All components of the trademark must have a distinctive character

Authors: Aivija Zilione, Trademark and Design Consultant at METIDA, Reda Zaboliene, Managing Partner, Attorney-at-Law, Patent Attorney, European Patent Attorney, European Community Trademark and Design Attorney at METIDA

book-92771_640-2When creating and registering a trademark, you should remember that the primary function of the trademark is to distinguish one person’s goods or services from another. Hence, the registered mark must have a distinctive character and cannot be generic or indicate only the characteristics of the goods or services.

Usually trademarks are made up of key words, names, numbers, other graphic elements or their combinations which are either artificial or unrelated to the goods and services they mark. However, there has been a recent increase in the number of cases when a company or a person are seeking to acquire the exclusive rights to the use of marks or indications, which describe the features of registered goods/services.

For example, the case BSH Bosch und Siemens Hausgeräte GmbH vs the Office for Harmonisation in the Internal Market questioned whether the mark ecoDoor, which describes one of the features of the components of applied goods (various machines and devices) can be registered as a trademark. The European Court of Justice upheld the earlier decision by OHIM’s Board of Appeal that the mark applied for was descriptive of an essential characteristic of the component of goods indicated in the application – the doors -, i.e. their ecological character, in that it described the ecological qualities of the whole goods themselves. The court usually refuses to register this type of trademarks, therefore this decision was not unexpected. On the contrary, it reflects the general trends of judicial decisions in the EU courts, i.e.  that they are  more rigorous when assessing the descriptive nature of the mark.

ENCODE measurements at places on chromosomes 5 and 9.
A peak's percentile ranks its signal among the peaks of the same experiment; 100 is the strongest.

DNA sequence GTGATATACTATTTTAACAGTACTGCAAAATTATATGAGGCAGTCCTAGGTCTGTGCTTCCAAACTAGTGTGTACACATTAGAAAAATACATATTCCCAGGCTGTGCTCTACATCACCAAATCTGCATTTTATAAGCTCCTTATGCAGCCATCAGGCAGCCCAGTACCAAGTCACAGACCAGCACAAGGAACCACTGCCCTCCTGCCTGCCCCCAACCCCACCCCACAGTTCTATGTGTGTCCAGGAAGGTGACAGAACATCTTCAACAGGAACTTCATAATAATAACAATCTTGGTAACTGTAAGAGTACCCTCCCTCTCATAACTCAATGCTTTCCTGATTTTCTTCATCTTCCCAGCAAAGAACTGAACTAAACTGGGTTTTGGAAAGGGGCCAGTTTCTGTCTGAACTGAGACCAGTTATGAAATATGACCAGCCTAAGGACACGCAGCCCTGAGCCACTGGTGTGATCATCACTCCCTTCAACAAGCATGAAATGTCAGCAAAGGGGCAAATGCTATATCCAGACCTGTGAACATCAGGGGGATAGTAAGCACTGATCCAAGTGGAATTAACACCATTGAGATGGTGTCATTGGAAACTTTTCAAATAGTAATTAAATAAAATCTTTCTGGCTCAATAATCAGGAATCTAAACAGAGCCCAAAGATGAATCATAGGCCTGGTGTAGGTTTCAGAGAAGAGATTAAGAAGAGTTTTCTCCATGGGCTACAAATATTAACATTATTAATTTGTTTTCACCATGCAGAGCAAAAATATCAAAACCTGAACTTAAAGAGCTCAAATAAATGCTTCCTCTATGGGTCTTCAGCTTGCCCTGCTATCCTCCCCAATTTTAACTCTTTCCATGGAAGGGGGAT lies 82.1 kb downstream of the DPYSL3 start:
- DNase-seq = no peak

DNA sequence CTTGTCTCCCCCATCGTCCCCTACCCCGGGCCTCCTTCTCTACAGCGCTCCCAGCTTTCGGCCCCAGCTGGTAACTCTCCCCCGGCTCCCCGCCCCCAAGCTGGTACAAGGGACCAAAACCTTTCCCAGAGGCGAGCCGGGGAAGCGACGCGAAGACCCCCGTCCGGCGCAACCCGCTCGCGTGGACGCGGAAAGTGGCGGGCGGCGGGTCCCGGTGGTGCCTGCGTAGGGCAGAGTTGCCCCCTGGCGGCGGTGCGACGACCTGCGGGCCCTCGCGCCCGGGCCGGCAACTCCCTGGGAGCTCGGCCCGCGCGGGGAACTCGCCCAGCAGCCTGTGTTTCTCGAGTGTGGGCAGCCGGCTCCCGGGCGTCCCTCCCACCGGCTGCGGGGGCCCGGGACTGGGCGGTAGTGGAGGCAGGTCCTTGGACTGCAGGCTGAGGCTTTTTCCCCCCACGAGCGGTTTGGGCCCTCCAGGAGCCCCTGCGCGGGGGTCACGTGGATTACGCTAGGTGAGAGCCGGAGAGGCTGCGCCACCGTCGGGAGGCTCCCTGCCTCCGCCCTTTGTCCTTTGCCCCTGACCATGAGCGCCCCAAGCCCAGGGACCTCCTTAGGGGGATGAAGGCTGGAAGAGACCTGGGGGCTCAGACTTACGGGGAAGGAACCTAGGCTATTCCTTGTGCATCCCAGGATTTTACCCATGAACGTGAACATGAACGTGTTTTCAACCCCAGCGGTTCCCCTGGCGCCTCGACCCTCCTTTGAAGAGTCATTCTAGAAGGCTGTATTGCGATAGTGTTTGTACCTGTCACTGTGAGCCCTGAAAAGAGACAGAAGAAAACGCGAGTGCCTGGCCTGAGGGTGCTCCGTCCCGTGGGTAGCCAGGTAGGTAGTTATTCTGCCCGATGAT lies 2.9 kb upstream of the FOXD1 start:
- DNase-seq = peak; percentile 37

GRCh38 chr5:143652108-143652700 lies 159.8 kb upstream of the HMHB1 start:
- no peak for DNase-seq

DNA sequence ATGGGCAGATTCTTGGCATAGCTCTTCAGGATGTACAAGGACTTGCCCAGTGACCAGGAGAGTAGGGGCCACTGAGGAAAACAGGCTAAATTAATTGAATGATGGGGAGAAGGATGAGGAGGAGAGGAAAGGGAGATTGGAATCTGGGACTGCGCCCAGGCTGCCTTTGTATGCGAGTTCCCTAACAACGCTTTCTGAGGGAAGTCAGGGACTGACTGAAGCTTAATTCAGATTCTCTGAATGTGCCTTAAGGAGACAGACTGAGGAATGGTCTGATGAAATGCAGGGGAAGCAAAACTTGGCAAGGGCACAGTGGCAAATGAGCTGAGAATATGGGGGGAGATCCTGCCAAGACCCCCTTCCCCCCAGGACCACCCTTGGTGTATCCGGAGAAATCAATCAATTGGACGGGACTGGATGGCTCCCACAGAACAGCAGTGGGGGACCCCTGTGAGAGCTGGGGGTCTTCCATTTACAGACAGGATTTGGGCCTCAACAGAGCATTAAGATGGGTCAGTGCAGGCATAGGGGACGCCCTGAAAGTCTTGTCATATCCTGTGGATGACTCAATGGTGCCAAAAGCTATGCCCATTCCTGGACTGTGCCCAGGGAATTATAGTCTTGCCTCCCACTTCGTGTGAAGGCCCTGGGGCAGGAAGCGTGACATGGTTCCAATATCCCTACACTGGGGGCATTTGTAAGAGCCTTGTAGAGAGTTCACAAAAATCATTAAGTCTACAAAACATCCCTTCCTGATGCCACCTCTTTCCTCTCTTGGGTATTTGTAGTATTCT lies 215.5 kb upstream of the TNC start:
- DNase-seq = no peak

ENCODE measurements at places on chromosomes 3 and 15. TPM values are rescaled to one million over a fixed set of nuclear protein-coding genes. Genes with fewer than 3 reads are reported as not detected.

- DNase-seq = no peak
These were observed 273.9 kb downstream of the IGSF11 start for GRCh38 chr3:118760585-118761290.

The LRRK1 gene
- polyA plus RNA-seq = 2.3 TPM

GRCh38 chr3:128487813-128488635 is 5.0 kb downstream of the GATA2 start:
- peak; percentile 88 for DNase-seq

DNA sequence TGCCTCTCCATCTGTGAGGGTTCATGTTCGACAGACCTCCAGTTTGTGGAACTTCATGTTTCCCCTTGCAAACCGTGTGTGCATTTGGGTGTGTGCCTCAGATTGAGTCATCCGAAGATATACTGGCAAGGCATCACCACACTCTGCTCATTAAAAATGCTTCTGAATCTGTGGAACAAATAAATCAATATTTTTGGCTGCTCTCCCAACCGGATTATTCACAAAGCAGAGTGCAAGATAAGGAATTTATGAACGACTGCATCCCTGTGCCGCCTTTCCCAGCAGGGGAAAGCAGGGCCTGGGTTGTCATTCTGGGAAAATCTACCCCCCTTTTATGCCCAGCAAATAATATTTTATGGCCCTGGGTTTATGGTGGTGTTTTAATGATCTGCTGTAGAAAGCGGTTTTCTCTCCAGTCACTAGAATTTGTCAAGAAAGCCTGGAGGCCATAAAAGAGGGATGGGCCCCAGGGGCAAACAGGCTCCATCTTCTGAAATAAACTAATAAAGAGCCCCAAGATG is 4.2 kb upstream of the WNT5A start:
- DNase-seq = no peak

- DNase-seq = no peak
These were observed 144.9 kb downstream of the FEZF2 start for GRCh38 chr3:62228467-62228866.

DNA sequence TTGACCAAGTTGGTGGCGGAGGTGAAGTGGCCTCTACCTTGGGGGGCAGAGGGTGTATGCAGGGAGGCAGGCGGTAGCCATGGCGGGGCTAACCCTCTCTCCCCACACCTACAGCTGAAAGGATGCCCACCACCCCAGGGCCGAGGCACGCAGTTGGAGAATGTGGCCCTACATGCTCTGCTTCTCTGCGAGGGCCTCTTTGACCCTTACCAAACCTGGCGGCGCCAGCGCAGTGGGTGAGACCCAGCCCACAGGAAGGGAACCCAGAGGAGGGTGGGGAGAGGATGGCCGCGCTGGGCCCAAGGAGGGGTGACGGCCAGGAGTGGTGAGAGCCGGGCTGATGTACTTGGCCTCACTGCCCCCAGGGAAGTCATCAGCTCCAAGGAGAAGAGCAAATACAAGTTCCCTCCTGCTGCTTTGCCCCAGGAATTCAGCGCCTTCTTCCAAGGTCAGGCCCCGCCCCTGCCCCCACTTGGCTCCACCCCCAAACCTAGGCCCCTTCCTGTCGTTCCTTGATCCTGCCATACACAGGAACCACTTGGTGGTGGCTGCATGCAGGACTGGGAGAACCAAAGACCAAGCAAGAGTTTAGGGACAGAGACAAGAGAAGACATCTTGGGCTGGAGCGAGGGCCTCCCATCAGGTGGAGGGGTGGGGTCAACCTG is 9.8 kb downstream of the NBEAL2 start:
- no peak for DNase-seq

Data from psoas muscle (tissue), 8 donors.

Hence, the trademark creators and proprietors should give up egoistic desire to usurp the rights of the marks that should be used freely by all parties in light of the public interest. Even if this kind of trademark was successfully registered, its legal protection and value would be questionable. It is better to invest more time and money into the development of an original trademark, whose placement on the market is more demanding, but the enduring value is higher.

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